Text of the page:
Just one of the best horror films of the last decade. But the truth is a little different than the fiction. While the Perrons seemed to live in a nightmare of a haunted house, the Warrens made things worse and not better. The eldest daughter Andrea Perron has written a trilogy about what she says happened in the house and includes how her father almost came to blows with Ed. A writer has even defended the reputation of the supposed witch who the Warrens claimed took possession of the mother, Carolyn.

The Enfield Poltergeist

The Conjuring 2 is based on this case of a poltergeist terrorizing two English girls in the 1970s. But while the real story is quite exciting, it looks like the Warrens weren’t really involved. Check out this interview on Darkness Radio from one of the researchers. He said that they just showed up out of the blue one day and didn’t even really investigate it. So, while the movie might be great, the “Based on a true story” aspect of it should be treated more than ever with a grain of salt.

So, in the end, it seems that over the decades, the Warrens have been more interested in perpetuating their myth and making money off of stories then they were in actually helping people. Or maybe they believed their own stories, who knows.

Speaking of myths, we talk a little bit about the latest research that using cell phones can cause cancer (a story that I’ve been obsessed with over the past two weeks), but it looks like the study might not be the smoking gun that I thought it was.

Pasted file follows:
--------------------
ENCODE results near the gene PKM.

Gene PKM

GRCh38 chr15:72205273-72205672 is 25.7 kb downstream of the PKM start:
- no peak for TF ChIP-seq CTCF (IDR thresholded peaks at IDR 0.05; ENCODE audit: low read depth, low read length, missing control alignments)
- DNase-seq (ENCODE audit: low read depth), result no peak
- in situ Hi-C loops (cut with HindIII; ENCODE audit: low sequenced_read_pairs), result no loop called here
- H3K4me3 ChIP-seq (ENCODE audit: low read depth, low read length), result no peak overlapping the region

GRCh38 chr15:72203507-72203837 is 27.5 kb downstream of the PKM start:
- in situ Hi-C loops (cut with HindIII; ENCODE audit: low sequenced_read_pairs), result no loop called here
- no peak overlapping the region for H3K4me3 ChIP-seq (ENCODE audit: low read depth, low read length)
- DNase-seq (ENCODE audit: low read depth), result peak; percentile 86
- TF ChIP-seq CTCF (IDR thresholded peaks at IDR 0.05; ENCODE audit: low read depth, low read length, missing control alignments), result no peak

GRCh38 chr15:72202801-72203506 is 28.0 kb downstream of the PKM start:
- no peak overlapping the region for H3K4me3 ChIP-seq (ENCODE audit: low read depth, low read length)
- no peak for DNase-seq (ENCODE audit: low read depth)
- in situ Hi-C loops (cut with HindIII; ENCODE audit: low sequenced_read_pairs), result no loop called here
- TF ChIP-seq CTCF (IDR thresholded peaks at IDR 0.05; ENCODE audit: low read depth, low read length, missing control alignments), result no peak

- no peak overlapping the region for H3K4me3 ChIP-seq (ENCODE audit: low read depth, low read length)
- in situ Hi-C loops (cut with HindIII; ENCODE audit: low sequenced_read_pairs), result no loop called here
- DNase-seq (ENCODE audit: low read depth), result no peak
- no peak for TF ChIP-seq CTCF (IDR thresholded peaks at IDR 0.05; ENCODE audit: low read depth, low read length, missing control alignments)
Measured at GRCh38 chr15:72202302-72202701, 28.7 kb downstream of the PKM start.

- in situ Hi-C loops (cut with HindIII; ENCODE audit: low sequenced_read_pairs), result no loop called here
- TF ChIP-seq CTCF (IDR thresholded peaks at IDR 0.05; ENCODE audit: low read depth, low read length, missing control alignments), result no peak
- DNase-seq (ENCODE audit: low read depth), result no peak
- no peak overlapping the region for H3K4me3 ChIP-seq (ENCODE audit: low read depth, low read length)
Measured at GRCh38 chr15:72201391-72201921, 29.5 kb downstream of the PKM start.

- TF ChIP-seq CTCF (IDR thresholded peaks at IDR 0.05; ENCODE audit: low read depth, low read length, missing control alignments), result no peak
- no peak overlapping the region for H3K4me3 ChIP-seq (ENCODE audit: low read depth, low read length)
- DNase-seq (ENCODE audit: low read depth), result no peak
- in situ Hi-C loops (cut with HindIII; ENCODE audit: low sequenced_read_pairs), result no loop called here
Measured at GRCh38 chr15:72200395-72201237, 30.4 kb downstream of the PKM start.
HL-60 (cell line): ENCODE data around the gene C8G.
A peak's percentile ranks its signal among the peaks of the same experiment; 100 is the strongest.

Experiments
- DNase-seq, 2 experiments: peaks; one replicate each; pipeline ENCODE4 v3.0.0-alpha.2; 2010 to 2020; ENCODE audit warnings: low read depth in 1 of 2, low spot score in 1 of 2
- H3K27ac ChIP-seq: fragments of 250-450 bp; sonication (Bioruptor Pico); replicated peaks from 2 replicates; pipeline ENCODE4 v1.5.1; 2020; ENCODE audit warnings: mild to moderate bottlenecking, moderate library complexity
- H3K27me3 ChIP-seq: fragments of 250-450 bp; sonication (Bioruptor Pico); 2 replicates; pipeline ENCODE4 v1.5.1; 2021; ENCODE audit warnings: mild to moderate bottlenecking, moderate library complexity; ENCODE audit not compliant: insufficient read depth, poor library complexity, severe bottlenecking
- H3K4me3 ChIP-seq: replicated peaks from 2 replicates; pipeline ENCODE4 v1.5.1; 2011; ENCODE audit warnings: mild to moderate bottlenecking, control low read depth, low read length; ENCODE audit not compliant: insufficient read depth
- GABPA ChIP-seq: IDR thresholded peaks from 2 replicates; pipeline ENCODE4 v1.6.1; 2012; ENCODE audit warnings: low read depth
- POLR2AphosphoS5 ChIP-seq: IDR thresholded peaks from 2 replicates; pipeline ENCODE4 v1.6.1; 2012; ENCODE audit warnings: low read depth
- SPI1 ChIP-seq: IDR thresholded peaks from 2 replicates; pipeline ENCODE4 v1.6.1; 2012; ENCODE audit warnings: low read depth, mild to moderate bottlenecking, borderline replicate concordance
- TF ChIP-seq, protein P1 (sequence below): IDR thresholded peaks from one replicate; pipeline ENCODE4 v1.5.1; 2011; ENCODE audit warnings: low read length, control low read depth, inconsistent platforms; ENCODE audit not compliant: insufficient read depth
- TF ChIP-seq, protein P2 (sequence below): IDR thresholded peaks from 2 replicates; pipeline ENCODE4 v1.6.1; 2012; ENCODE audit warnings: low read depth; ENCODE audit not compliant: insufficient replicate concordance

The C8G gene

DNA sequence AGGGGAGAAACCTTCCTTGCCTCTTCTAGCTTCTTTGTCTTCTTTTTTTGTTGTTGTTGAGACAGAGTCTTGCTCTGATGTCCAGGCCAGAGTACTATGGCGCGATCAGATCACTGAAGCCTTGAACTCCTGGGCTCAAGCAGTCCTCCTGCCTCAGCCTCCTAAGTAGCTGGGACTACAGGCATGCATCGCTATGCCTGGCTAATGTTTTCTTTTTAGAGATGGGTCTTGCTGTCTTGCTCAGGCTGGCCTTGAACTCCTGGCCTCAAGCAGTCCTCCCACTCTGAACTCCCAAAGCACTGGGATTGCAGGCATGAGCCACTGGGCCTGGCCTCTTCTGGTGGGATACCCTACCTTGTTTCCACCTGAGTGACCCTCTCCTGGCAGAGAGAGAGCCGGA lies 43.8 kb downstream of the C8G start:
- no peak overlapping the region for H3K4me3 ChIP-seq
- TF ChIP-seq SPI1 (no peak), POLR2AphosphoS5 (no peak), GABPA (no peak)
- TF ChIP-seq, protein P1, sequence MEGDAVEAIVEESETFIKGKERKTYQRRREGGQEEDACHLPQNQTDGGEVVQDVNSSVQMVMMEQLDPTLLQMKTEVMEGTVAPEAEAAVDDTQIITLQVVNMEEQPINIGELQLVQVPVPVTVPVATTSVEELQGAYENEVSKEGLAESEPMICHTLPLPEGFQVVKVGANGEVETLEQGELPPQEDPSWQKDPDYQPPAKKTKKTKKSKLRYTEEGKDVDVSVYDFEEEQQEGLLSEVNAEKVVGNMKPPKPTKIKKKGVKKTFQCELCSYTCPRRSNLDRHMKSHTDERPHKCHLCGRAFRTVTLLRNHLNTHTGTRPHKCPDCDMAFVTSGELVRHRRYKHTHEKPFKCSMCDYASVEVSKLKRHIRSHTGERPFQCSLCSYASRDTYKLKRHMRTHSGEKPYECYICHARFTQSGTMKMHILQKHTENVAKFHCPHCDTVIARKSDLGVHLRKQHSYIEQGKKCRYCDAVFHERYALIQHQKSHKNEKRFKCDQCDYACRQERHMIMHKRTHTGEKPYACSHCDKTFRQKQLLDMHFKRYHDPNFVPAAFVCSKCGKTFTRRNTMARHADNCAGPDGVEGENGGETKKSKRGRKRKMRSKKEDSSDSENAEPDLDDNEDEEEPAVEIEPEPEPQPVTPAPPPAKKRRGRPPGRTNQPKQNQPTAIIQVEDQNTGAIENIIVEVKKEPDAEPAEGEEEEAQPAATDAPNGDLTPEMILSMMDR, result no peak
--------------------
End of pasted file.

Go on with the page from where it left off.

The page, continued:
But the idea that neither of them cracked about the truth even a little bit in five decades of being in the supernatural spotlight is its own kind of beautiful . Even if everything that the Warrens said was a lie, they still were able to trust each other and that’s what inspired this week’s Sunspot track, “The Only Faith”.

Oh oh oh oh oh oh
Oh oh oh oh oh oh

If you told me all the fairy tales were true,
and all the saints, Valhalla, and voodoo.
They’re waiting for us with a room ready in Bellevue,
but the only faith I ever had was you.

Why were you the first to go
and I’m left talking to a shadow?
I’m doing my best don’t you know to be brave
Do you feel me walking on your grave?
Do you feel me walking on your

Oh oh oh oh oh oh
Oh oh oh oh oh oh
Show me a sign that I’m not crazy too
cuz the only faith I ever had was you.
The only faith I ever had was you.

A cross and holy water, sprinkled on somebody’s daughter,
we found a story wherever we looked to,
All these decades past and I’m still holding fast
cuz the only faith I ever had was you.

Why were you the first to go
and I’m left talking to a shadow?
I’m doing my best don’t you know to be brave
Do you feel me walking on your grave?
Do you feel me walking on your

Oh oh oh oh oh oh
Oh oh oh oh oh oh
Show me a sign that I’m not crazy too
cuz the only faith I ever had was you.
The only faith I ever had was you.